Mourners placed messages and flowers in front of the Supreme Court in Washington, D.C., on Saturday in honor of Justice, who died Friday at the age of 87. The Women’s March posted on Facebook that there will be a candlelit vigil Saturday night in front of the Supreme Court and said there will be other observances in front of courthouses throughout the country.
On Friday night, hundreds gathered on the steps of the Supreme Court immediately following the news of Ginsburg’s passing. Well-wishers left flowers and signs and broke into applause and song. The American flag outside the Supreme Court was lowered to half-staff.
“I think certain things are beyond ideology — beyond politics,” recent Georgetown Law graduate Kenneth Crawford told CBS News’ Natalie Brand. “She was a legend beyond her time on the court, especially in the later years. She showed such personal courage and grit and resolve, sacrificing her health and twilight years for her county.”
“Ruth Bader Ginsburg was an icon for women,” said mourner Carol Wayman. “My success, my family, my wife — I wouldn’t have that without Ruth — without what Justice Ginsburg stood for and what she contributed.
“I think it’s a testament to who she was as a woman,” a woman who attended with her young child told CBS affiliate WUSA-9.
Another young woman said it was “inspiring” to see so many people there.
“I love that so many people, distant and wearing masks, to have the idea to — this is really painful and we should come out and pay our respects,” she said.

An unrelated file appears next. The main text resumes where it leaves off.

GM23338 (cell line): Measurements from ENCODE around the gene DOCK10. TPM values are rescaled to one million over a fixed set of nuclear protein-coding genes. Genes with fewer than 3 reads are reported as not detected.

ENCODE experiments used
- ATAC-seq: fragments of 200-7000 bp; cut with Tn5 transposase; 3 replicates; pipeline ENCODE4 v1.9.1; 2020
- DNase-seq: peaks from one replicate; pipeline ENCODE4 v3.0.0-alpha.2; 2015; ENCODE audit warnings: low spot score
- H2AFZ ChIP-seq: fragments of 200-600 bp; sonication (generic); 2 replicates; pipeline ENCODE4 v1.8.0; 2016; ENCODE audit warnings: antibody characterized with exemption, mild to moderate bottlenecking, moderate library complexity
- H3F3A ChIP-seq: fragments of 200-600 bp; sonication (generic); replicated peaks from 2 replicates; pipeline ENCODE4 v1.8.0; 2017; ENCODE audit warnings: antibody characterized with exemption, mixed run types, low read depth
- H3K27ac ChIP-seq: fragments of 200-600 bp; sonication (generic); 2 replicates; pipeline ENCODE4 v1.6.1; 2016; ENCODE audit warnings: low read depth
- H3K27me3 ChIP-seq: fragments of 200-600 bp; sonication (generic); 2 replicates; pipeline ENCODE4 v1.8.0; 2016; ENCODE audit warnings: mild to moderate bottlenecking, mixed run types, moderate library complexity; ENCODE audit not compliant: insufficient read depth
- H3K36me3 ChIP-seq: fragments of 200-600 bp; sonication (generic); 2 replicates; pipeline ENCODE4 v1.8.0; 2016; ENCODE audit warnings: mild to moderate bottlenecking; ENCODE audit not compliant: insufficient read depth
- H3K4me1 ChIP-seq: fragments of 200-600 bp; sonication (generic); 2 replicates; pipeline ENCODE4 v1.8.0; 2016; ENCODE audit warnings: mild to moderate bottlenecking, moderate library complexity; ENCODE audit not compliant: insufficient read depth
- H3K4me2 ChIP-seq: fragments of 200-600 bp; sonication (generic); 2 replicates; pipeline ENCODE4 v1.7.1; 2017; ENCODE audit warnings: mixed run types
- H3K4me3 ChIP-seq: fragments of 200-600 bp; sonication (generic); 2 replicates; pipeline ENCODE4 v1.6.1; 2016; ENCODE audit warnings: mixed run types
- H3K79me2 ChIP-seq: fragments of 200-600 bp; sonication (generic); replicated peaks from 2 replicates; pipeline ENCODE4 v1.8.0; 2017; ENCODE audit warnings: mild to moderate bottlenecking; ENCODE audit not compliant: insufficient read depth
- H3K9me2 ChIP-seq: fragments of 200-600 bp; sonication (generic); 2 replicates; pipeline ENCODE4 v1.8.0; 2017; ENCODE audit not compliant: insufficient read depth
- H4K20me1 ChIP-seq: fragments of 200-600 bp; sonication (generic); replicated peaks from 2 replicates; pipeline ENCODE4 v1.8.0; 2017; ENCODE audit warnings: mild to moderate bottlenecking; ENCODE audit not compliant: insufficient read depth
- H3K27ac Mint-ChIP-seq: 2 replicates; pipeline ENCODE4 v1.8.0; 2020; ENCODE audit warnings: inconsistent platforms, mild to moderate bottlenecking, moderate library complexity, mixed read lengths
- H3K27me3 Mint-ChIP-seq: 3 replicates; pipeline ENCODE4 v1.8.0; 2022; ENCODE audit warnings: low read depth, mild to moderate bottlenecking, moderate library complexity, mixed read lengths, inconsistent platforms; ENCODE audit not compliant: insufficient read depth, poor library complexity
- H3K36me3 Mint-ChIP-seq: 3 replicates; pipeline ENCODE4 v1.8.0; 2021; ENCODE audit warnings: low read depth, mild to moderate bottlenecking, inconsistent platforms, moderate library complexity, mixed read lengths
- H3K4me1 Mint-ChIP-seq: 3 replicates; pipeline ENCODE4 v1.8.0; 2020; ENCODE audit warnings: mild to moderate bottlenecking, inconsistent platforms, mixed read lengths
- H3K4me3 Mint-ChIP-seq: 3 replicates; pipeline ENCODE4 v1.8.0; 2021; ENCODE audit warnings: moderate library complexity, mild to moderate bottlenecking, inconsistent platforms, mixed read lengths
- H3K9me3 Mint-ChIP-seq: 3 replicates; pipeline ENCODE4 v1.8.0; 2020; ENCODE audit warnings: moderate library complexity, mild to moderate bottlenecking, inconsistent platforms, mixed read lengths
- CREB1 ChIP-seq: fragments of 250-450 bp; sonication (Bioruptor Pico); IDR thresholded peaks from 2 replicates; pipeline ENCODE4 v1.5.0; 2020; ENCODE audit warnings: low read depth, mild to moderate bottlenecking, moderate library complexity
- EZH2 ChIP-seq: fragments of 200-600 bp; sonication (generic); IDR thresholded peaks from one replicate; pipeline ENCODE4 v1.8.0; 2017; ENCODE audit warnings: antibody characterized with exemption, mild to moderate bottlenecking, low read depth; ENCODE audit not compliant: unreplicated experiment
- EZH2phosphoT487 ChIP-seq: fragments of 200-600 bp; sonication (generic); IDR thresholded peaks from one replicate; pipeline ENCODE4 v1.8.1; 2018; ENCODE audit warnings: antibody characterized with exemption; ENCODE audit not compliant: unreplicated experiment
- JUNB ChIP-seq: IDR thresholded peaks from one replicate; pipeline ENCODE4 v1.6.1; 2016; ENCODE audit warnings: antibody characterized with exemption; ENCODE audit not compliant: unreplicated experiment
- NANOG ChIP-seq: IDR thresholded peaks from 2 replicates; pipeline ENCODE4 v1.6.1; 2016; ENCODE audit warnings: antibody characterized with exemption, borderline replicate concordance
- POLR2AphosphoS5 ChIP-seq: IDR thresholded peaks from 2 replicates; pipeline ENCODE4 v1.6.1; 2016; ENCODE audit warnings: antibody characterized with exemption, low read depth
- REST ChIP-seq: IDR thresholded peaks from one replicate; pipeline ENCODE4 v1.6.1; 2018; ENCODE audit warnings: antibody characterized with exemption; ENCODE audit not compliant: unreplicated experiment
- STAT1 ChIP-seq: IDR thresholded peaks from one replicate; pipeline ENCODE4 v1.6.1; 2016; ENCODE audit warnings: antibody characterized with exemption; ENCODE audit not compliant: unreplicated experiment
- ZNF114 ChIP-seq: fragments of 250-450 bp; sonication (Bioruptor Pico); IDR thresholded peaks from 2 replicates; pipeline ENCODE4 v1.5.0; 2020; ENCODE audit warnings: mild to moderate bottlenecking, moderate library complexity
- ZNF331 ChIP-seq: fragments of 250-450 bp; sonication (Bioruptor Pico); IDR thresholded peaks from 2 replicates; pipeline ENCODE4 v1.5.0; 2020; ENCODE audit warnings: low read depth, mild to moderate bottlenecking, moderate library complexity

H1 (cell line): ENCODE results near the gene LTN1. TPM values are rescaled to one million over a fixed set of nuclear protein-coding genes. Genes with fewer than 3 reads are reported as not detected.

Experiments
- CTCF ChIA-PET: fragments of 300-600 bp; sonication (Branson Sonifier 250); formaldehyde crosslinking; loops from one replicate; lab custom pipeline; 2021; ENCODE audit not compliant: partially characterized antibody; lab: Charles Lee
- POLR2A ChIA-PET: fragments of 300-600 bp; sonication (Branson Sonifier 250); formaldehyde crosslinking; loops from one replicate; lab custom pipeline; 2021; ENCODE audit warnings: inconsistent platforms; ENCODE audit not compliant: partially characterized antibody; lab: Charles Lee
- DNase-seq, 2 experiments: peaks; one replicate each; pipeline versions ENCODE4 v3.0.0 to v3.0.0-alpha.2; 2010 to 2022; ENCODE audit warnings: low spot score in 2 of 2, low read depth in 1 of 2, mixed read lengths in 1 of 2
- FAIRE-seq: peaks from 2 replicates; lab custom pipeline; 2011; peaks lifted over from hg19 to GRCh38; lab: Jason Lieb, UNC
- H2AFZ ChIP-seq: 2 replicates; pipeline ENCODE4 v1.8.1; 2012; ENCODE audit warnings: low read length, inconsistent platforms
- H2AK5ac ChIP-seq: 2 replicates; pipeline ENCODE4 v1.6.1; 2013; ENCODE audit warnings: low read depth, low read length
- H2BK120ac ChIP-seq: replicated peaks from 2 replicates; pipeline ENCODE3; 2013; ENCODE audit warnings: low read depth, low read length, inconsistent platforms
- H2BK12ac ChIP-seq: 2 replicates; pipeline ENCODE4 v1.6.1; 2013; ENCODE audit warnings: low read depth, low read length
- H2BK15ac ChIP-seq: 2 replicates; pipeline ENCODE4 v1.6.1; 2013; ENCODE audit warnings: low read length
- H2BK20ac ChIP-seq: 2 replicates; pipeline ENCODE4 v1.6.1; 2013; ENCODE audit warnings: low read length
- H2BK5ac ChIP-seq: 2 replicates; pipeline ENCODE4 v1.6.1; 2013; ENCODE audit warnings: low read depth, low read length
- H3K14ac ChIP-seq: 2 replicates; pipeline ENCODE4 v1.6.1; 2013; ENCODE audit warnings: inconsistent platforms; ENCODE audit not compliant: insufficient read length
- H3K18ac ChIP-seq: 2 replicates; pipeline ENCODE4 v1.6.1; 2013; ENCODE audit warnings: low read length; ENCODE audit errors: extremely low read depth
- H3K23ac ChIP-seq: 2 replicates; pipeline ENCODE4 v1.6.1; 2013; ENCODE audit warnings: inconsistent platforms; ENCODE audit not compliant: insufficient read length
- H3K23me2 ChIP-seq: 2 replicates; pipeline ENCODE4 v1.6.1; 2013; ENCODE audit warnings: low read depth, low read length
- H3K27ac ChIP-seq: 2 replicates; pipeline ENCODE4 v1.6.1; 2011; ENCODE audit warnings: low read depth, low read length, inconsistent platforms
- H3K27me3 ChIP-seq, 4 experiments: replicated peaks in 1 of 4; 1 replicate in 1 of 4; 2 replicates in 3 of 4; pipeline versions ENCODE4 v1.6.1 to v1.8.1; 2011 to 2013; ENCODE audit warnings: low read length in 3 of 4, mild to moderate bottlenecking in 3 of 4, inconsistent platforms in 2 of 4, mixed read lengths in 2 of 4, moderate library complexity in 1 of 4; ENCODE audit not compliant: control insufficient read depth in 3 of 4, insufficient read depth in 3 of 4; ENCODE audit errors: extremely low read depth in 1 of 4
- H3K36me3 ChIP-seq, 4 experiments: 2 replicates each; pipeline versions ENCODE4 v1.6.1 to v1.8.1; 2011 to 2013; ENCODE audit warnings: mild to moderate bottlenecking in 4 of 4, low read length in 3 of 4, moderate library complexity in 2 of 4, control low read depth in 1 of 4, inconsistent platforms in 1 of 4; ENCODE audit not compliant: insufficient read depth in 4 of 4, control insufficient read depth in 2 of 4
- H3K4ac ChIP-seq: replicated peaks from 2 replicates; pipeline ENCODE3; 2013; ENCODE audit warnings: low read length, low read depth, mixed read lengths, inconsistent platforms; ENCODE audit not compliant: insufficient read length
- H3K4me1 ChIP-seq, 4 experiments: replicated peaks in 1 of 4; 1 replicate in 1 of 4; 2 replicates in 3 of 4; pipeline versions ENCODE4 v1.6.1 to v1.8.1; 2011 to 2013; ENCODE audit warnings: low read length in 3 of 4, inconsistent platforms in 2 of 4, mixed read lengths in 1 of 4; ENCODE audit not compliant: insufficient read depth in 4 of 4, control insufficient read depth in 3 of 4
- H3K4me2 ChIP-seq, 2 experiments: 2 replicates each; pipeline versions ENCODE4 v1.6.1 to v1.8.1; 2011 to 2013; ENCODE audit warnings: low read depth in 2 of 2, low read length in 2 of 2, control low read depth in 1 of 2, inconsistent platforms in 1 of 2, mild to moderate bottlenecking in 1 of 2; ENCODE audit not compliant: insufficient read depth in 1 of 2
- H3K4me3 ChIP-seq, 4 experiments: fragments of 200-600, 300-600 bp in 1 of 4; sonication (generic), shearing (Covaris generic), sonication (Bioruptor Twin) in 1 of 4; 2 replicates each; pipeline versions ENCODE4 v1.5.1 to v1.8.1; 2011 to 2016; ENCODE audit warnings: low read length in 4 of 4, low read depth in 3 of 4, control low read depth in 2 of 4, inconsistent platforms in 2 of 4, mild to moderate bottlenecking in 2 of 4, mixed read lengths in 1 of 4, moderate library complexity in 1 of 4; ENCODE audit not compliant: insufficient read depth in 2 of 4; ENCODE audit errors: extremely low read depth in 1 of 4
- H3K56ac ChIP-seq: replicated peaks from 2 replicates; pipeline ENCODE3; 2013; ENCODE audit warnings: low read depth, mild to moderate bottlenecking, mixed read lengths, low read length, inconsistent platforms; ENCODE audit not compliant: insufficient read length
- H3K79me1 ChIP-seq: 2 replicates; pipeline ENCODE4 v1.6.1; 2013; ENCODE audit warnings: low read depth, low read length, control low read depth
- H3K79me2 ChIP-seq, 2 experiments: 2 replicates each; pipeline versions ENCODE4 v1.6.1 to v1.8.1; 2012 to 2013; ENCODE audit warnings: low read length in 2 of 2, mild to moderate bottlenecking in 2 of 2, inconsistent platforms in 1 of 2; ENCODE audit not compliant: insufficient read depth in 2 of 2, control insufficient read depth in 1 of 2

Ginsburg, who died Friday night at her home, was nominated to the Supreme Court by President Bill Clinton in 1997. Clinton described her as a “magnificent judge and a wonderful person — a brilliant lawyer with a caring heart, common sense, fierce devotion to fairness and equality, and boundless courage in the face of her own adversity.”
A, she was also known for her personality, including once challenging Stephen Colbert to a workout. Her friendship with the late conservative justice Antonin Scalia was famous, and Chief Justice John Roberts described her on Friday as a “cherished colleague.”
She became a pop culture star in recent years known as the “Notorious RBG.” A best-selling biography had the same name.
One of the book’s authors, Irin Carmon, told Rolling Stone in 2017, “When people ask us, ‘Why are young women inspired by RBG?’ to us it’s such an obvious question that it’s hard to answer. We live in a society that most of the time really stigmatizes ideals of gender equality and feminism, and there’s this woman who has for decades been using her power in the highest court of the land for good. That’s a really big deal.”
Natalie Brand contributed to this report.